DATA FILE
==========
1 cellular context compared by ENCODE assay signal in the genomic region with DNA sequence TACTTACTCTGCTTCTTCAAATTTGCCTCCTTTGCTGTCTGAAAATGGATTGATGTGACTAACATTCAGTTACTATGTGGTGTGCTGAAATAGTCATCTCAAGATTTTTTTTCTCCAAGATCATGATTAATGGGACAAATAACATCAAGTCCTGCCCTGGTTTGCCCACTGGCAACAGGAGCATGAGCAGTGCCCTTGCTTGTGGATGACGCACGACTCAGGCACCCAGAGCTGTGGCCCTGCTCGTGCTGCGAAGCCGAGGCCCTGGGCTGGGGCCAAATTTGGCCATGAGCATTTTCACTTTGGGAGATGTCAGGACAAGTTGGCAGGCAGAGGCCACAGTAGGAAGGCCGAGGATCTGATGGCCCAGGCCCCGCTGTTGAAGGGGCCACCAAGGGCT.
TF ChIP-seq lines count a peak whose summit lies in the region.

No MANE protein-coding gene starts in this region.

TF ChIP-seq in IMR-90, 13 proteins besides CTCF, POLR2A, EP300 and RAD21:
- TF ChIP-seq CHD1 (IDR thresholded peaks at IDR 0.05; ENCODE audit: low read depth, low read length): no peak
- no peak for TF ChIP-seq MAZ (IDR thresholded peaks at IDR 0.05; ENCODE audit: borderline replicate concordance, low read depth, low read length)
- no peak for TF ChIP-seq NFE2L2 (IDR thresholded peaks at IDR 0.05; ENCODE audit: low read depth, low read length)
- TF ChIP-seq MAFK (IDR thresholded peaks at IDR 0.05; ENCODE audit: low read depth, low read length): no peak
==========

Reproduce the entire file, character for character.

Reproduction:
1 cellular context compared by ENCODE assay signal in the genomic region with DNA sequence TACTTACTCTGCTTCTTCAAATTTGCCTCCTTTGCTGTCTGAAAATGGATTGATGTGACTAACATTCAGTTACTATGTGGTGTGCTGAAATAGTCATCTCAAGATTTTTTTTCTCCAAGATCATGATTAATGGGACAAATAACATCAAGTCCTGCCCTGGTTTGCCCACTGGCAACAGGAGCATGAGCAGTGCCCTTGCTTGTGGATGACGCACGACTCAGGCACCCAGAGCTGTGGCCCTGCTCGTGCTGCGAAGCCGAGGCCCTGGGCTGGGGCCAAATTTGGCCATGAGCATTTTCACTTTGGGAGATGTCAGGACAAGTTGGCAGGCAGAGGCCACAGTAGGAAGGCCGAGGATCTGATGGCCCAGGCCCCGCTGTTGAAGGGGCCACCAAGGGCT.
TF ChIP-seq lines count a peak whose summit lies in the region.

No MANE protein-coding gene starts in this region.

TF ChIP-seq in IMR-90, 13 proteins besides CTCF, POLR2A, EP300 and RAD21:
- TF ChIP-seq CHD1 (IDR thresholded peaks at IDR 0.05; ENCODE audit: low read depth, low read length): no peak
- no peak for TF ChIP-seq MAZ (IDR thresholded peaks at IDR 0.05; ENCODE audit: borderline replicate concordance, low read depth, low read length)
- no peak for TF ChIP-seq NFE2L2 (IDR thresholded peaks at IDR 0.05; ENCODE audit: low read depth, low read length)
- TF ChIP-seq MAFK (IDR thresholded peaks at IDR 0.05; ENCODE audit: low read depth, low read length): no peak